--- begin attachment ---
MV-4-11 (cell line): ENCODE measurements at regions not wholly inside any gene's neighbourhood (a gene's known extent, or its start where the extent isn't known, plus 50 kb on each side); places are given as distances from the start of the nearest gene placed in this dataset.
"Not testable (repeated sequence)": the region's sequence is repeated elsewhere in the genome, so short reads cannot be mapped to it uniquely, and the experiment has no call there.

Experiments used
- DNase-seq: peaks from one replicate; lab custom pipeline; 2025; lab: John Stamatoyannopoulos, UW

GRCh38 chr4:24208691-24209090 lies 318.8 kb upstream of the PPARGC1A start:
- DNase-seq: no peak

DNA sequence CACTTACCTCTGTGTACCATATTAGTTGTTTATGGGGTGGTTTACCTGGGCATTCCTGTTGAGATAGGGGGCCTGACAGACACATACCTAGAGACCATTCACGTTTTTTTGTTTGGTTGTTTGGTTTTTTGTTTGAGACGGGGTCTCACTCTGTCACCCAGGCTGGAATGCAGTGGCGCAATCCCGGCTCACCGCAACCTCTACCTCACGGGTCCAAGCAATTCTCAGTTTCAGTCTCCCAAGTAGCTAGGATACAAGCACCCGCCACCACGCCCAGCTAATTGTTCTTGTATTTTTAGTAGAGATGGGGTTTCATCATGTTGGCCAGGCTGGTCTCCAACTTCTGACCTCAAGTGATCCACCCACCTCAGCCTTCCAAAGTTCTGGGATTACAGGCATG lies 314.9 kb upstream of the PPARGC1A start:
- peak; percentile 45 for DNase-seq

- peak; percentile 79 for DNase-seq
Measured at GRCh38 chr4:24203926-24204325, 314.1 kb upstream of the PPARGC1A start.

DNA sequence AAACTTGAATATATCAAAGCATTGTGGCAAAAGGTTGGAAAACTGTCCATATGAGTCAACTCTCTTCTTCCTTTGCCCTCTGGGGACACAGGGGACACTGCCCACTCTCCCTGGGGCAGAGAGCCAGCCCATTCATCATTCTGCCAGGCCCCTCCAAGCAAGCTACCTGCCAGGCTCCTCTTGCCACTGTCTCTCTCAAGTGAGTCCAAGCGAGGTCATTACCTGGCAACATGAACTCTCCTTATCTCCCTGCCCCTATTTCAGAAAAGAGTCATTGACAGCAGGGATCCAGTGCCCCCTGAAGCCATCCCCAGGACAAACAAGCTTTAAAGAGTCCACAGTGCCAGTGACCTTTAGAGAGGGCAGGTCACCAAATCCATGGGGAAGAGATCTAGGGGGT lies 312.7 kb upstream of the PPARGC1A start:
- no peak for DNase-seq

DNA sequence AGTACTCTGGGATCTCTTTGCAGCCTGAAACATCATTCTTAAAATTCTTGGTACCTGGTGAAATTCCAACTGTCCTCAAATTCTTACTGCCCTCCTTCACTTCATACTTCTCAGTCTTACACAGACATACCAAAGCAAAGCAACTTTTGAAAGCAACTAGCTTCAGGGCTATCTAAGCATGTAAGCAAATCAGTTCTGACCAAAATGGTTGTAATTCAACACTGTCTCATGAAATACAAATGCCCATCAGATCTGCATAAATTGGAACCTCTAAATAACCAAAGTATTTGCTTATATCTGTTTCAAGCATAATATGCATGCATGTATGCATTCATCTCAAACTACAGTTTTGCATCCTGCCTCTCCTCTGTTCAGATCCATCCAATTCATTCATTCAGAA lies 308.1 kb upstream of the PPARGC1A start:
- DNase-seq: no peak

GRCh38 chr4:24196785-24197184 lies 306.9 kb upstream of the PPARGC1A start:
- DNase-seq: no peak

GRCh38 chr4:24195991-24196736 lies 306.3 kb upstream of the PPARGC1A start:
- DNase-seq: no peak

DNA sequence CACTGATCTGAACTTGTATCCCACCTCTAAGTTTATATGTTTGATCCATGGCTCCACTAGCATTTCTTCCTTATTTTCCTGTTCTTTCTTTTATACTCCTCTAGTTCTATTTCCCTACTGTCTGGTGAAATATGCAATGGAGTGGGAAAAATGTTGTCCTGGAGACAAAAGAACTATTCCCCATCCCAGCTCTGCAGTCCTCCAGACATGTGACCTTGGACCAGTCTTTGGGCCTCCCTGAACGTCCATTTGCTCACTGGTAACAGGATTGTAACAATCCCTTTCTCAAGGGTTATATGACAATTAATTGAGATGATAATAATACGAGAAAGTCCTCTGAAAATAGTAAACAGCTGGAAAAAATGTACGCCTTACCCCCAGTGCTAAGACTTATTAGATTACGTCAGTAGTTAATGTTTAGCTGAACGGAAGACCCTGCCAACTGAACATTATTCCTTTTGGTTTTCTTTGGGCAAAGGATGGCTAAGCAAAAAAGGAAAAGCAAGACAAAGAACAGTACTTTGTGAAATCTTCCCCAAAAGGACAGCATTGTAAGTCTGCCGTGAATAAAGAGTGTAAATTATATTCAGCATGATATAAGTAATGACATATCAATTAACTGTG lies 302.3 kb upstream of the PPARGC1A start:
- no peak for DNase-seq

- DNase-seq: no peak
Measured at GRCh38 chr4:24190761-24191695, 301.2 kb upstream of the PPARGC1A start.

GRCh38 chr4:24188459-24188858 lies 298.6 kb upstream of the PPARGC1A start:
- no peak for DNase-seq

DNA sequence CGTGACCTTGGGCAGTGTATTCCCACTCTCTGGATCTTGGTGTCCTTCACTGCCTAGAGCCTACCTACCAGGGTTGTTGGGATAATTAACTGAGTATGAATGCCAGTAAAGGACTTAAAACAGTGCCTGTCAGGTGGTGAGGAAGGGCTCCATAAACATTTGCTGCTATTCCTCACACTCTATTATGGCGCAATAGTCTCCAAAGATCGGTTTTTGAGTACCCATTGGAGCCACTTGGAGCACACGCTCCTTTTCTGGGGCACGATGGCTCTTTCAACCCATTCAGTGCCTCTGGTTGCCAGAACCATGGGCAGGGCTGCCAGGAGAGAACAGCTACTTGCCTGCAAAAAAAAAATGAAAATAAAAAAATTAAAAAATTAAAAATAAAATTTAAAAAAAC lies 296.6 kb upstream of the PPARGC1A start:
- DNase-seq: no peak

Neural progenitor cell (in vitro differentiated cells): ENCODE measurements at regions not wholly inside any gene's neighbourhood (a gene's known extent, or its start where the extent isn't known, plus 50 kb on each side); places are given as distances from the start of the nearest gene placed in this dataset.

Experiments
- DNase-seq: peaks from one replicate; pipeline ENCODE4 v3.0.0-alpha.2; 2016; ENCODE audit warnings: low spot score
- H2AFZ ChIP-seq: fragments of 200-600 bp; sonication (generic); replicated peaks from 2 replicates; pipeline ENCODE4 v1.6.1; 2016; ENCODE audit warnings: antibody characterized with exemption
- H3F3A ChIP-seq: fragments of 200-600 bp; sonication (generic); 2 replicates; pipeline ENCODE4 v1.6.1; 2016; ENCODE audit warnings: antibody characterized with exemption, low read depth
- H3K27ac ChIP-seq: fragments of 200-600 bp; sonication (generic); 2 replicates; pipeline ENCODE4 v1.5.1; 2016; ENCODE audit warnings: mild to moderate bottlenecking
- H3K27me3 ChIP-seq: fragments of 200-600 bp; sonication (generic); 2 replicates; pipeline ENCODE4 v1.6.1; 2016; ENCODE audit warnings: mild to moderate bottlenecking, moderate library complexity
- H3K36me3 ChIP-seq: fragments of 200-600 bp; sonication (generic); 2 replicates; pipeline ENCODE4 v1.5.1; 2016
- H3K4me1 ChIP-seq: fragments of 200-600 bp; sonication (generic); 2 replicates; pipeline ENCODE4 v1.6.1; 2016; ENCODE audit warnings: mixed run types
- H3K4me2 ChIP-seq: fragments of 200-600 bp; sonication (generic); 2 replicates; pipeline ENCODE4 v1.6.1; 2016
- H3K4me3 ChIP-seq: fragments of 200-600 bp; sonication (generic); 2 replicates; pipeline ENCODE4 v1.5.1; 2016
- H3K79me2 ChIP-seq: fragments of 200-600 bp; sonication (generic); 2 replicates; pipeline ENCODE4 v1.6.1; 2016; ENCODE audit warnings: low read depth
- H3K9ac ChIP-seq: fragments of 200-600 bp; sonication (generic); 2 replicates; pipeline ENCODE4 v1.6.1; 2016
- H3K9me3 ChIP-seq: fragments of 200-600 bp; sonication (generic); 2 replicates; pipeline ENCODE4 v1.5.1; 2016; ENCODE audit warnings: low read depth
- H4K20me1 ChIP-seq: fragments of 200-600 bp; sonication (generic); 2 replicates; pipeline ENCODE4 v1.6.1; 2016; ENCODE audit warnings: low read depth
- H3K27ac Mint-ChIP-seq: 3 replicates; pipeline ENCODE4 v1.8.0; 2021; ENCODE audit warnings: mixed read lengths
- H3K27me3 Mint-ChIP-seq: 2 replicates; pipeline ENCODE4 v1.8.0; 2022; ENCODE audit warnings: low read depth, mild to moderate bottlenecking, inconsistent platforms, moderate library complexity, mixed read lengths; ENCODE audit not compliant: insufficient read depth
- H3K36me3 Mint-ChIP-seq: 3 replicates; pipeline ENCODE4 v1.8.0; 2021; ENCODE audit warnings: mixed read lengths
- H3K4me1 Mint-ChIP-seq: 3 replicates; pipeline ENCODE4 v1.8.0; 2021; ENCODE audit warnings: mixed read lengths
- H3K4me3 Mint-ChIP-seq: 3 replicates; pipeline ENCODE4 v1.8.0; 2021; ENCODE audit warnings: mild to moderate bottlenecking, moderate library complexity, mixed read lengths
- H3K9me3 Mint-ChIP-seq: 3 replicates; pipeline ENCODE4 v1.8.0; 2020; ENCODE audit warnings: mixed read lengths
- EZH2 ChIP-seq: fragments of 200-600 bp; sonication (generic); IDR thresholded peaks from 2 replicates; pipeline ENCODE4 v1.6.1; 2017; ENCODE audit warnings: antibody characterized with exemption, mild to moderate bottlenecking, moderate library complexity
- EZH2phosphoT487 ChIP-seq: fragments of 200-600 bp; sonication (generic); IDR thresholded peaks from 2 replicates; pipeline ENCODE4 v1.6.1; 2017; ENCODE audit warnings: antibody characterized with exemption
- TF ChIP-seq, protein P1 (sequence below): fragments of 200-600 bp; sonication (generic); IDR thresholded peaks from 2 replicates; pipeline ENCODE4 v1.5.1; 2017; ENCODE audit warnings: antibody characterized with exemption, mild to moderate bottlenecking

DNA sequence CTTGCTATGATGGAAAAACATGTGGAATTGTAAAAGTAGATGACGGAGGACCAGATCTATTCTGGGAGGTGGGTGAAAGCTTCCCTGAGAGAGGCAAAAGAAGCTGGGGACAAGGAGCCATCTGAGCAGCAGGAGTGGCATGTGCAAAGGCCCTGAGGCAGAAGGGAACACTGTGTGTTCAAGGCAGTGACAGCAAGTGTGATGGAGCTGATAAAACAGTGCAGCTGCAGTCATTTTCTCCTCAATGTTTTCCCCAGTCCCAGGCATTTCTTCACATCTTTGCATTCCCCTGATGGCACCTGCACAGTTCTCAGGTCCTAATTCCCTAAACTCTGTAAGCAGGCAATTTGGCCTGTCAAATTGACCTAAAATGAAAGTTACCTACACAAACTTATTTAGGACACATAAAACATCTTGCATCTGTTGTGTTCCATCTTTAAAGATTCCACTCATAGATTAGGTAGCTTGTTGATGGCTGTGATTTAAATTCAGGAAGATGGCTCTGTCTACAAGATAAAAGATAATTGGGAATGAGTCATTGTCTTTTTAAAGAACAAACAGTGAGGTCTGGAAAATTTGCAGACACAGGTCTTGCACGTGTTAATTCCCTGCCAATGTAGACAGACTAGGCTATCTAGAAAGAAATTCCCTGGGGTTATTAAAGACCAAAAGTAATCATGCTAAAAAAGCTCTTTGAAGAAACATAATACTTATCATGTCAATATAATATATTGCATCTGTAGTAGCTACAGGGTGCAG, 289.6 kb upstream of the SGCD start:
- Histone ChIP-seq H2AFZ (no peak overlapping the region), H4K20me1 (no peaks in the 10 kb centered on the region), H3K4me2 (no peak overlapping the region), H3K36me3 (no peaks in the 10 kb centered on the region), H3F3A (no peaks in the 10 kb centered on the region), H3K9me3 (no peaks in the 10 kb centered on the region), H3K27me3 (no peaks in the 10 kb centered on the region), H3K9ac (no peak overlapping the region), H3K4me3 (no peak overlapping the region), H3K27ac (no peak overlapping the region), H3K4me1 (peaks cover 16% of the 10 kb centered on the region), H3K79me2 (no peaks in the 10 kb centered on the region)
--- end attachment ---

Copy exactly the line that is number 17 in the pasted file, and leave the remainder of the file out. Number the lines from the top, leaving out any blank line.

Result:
GRCh38 chr4:24195991-24196736 lies 306.3 kb upstream of the PPARGC1A start: